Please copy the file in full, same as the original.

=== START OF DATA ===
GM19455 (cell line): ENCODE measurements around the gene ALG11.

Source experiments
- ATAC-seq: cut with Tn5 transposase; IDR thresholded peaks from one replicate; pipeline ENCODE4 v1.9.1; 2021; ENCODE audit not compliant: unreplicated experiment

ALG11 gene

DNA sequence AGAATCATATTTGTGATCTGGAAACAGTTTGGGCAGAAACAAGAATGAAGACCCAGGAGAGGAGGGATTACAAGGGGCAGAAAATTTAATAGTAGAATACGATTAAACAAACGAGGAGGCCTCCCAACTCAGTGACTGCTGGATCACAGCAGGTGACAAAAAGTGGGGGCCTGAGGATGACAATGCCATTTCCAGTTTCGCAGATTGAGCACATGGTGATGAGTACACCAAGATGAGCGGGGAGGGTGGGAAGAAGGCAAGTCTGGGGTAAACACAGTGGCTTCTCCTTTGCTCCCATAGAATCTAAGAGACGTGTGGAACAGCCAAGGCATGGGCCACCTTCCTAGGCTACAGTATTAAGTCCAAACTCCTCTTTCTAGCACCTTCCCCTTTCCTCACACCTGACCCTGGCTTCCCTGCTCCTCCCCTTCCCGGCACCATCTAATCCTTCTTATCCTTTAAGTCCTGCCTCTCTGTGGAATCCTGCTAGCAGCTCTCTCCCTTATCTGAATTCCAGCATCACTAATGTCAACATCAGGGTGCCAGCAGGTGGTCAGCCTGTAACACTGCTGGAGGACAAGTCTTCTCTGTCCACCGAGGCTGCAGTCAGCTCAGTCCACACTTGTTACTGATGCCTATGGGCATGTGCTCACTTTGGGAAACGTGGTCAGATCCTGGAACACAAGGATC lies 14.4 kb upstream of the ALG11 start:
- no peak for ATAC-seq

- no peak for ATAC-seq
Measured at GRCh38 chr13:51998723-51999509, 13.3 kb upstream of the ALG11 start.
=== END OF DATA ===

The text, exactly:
GM19455 (cell line): ENCODE measurements around the gene ALG11.

Source experiments
- ATAC-seq: cut with Tn5 transposase; IDR thresholded peaks from one replicate; pipeline ENCODE4 v1.9.1; 2021; ENCODE audit not compliant: unreplicated experiment

ALG11 gene

DNA sequence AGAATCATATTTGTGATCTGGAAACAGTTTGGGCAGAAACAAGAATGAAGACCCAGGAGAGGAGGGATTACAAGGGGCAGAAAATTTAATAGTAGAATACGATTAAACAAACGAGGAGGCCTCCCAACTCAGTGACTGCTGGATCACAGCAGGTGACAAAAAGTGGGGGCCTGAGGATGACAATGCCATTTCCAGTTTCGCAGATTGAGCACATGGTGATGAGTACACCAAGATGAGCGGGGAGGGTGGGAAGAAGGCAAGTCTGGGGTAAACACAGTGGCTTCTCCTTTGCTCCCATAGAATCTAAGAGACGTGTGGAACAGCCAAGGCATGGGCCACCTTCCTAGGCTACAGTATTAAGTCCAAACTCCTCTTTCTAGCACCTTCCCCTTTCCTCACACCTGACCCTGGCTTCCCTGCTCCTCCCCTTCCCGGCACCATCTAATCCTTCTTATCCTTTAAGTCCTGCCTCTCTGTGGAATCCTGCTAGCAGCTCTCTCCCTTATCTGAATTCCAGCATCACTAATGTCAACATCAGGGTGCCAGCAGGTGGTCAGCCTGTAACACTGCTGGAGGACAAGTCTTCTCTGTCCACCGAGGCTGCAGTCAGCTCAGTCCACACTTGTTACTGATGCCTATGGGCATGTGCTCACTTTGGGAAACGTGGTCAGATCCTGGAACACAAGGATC lies 14.4 kb upstream of the ALG11 start:
- no peak for ATAC-seq

- no peak for ATAC-seq
Measured at GRCh38 chr13:51998723-51999509, 13.3 kb upstream of the ALG11 start.